|Overtraining is real and it's blocking future and reversing past gains.|
Overtraining comes in two forms
If this is not your first visit to the SuppVersity the phrases "sympathetic" and "parasympathetic" overtraining will probably sound vaguely familiar. While the latter is the form of overtraining that develops after weeks of 2-4h of daily cardio-training - usually in the presence of undereating, the former is supposed to occur after heavy lifting sessions and is thus more common in sprint type sports.
Check your training status with a heart rate monitor: In spite of the fact that there is no 100% reliable method to test, whether you're overtraining, the heart rate variability - or rather the way it's changing in the course of a training cycle can give you a good idea of whether you're doing too much, already (learn more in "Are You Overtraining? Two Scientifically Proven Methods to Test Yourself" | Part I, Part II).In the early phases sympathetic overtraining may feel like being "overstimmed", i.e. similar to the strange agitated weakness caffeine naive individuals may experience after their fourth cup of coffee. That's before a deliberating fatigue will take over, episodes of hypoglycemia during (and after) exercise will occur and your life will start to suck as much as your performance (yes, depression is another symptom of overtraining).
Muscle loss instead of gains
While performance oriented athletes usually pull the emergency break, when the notice that their strength, speed, agility, dexterity and all the other qualities that are relevant for world-class performance decline, Mr. Average Joe and his wife Jane tend to ignore the signs until it's already too late and the hormonal changes, Alvez Souza et al. observed in their latest study have already started to gnaw on their precious muscle mass.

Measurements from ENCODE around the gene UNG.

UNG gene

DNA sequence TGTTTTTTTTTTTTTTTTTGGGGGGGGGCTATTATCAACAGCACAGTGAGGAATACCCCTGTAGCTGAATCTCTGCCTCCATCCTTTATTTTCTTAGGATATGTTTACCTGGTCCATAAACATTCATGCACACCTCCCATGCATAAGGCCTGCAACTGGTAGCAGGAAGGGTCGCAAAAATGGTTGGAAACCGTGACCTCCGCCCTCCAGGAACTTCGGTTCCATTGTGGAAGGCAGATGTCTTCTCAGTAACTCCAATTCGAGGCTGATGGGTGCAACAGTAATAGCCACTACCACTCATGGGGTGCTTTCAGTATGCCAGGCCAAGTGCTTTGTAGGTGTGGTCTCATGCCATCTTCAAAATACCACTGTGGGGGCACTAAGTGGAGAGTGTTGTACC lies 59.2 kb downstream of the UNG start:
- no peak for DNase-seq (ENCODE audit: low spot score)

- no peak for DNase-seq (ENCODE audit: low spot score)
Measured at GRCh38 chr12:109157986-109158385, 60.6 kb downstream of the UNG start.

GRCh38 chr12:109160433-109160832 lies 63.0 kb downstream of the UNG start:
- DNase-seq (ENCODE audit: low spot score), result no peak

|Figure 1: Expression of hyptrophy relevant protein and hormones after 12 weeks of (over-)training, as well as subsequent effects on cross-sectional area (CSA) of plantaris muscle; trained vs. sedentary animals (Alves Souza. 2014)|
load and insufficient recovery time between bouts using a water jump-exercise model of squatting (Figure 1, right):
"Briefly, rats underwent to consecutive training sessions (5 day/week) that consisted of jumps (repetitions) to the water surface (38 cm deep; approximately 150% of rat body length), carrying an overload strapped to a vest on the animal's chest. Initially, all animals completed a 1-week pretraining (once daily) that consisted of a progressive number of sets (2-4) and repetitions (5-12) with a 30-s rest between each set, and carrying an overload of 50% body weight (BW). Subsequently, the rats began the 12-week training program, which consisted of progressive overload corresponding to 60% (1 to 3 week), 65% (4 to 6 week), 70% (7th to 8th week), 80% (9th to 10th week), and 85% (11th to 12th week) of BW." (Alves Souza. 2014)As Alves Souza et al. point out, they have previously demonstrated that this training protocol is effective in promoting type IIA and IID fiber atrophy in rat plantaris muscle - as long as it is done in a sane and not the typically Western "more helps more" way that was applied in the study at hand.
- Alves Souza et al. "Resistance Training With Excessive Training Load and Insufficient Recovery Alters Skeletal Muscle Mass-Related Protein Expression." Journal of Strength and Conditioning Research (2014). Publish Ahead of Print